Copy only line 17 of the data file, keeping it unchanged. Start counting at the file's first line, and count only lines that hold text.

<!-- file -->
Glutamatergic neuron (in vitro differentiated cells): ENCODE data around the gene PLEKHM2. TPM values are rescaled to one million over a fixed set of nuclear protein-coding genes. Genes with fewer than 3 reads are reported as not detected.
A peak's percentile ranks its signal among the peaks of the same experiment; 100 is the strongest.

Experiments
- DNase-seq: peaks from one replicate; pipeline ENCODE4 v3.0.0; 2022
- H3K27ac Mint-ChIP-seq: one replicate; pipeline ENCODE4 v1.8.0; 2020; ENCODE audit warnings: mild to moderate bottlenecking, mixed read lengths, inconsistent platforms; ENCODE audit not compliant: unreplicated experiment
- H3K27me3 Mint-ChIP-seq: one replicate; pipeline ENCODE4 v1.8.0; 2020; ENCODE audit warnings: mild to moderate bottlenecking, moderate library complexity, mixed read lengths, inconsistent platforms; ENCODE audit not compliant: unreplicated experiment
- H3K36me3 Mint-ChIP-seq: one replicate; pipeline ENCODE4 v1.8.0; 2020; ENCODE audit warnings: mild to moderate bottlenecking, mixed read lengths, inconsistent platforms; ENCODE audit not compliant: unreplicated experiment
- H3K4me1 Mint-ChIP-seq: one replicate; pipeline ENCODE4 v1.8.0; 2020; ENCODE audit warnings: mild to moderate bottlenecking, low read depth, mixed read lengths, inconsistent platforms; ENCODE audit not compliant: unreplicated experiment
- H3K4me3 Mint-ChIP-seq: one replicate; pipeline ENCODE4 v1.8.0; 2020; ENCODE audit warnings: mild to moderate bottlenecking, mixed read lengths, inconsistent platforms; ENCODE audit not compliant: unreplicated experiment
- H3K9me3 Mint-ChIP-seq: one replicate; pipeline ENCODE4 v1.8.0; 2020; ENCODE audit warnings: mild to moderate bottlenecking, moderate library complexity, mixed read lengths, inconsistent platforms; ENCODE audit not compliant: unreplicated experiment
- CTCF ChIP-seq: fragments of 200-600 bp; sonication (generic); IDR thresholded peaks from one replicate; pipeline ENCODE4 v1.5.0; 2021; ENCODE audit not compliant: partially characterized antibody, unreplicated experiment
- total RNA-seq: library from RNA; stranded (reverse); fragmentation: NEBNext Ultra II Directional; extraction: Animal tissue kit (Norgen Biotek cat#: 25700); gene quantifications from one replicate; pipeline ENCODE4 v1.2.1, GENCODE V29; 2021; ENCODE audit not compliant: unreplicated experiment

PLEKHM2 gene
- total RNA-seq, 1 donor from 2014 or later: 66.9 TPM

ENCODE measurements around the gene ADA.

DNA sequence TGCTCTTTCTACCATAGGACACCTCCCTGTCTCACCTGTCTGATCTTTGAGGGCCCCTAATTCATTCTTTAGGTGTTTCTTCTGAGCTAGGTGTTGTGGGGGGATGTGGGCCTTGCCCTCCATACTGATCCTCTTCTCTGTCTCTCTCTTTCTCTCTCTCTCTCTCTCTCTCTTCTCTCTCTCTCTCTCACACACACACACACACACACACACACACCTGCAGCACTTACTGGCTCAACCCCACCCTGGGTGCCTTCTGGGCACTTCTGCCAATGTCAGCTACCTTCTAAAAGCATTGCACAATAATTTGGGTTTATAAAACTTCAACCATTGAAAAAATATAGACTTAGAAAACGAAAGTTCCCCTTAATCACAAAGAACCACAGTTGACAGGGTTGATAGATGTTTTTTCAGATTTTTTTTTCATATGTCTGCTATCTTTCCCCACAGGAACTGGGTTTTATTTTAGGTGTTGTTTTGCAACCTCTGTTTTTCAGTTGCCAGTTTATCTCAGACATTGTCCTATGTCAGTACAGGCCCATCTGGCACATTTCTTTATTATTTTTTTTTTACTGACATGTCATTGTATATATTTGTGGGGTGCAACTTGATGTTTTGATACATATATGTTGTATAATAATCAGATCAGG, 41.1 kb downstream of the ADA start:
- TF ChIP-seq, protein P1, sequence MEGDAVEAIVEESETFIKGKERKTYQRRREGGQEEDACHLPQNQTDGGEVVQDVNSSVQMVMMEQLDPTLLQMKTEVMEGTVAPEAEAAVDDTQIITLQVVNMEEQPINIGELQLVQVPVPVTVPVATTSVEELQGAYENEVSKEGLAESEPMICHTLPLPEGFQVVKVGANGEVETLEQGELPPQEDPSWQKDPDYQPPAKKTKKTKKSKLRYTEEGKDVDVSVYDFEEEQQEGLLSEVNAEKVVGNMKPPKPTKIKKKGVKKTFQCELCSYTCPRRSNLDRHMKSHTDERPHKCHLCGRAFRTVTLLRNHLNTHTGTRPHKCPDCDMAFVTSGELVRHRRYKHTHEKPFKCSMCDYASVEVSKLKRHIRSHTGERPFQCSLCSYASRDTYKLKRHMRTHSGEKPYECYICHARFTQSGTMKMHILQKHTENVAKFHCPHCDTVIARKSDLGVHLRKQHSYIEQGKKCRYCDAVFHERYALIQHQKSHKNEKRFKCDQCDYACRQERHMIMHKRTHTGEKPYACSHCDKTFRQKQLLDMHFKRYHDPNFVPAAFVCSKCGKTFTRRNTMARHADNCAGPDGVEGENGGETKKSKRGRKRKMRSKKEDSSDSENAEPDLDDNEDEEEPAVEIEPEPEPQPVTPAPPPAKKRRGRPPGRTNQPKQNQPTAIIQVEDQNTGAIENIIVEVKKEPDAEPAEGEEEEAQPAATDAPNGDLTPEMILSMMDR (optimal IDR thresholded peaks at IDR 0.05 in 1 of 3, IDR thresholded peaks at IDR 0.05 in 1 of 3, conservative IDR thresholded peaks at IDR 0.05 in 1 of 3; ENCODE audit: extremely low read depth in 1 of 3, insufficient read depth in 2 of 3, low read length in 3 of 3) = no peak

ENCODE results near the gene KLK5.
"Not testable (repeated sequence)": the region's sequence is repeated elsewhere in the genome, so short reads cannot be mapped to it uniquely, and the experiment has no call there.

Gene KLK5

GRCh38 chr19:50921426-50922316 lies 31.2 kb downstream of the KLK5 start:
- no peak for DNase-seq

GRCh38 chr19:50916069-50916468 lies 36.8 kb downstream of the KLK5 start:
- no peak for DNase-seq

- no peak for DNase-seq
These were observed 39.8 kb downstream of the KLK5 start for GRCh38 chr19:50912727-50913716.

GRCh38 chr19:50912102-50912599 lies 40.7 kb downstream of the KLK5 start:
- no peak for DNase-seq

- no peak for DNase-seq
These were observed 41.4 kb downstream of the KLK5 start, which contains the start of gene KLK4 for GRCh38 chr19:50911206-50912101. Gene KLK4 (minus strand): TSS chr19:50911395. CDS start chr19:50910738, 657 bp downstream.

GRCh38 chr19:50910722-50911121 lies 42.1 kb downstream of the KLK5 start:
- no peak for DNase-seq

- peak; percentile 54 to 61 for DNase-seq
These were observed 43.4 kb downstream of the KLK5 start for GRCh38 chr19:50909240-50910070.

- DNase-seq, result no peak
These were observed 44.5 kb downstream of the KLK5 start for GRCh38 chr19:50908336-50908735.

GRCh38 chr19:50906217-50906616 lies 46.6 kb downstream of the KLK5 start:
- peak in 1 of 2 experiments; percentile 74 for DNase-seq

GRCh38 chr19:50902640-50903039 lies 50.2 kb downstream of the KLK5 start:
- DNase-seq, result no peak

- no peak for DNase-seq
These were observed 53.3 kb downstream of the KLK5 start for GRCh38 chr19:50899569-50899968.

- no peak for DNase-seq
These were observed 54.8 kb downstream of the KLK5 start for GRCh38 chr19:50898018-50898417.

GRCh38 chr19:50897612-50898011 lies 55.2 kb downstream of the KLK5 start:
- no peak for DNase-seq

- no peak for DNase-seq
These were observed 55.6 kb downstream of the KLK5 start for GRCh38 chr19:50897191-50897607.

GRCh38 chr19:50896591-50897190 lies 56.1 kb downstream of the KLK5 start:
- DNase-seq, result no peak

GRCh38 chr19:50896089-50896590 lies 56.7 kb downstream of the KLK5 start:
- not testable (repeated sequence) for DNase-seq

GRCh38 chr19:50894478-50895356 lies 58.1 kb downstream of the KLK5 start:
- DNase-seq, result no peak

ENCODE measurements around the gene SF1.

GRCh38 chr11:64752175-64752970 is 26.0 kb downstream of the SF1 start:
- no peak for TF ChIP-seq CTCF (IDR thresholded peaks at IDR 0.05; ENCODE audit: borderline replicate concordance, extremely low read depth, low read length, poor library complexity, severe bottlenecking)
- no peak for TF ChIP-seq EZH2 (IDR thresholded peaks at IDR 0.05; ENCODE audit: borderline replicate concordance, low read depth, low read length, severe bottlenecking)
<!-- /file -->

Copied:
- TF ChIP-seq, protein P1, sequence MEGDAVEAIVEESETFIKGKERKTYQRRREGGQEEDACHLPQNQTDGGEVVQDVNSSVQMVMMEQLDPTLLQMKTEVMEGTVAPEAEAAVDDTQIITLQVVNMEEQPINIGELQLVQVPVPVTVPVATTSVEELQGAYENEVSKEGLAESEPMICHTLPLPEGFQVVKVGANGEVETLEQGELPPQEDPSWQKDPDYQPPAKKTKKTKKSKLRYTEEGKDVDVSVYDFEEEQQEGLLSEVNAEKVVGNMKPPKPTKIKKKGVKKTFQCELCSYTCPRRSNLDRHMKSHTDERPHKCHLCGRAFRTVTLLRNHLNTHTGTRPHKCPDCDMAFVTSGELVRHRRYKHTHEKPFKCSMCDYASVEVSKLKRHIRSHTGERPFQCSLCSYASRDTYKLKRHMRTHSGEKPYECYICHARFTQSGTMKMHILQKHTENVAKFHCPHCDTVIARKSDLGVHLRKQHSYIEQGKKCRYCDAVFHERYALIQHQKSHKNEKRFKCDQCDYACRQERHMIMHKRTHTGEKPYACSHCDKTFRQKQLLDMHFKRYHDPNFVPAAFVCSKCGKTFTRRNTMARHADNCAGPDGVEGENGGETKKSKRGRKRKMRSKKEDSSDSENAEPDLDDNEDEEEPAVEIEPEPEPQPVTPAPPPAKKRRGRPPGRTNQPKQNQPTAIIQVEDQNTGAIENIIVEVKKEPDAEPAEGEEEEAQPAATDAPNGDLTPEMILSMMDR (optimal IDR thresholded peaks at IDR 0.05 in 1 of 3, IDR thresholded peaks at IDR 0.05 in 1 of 3, conservative IDR thresholded peaks at IDR 0.05 in 1 of 3; ENCODE audit: extremely low read depth in 1 of 3, insufficient read depth in 2 of 3, low read length in 3 of 3) = no peak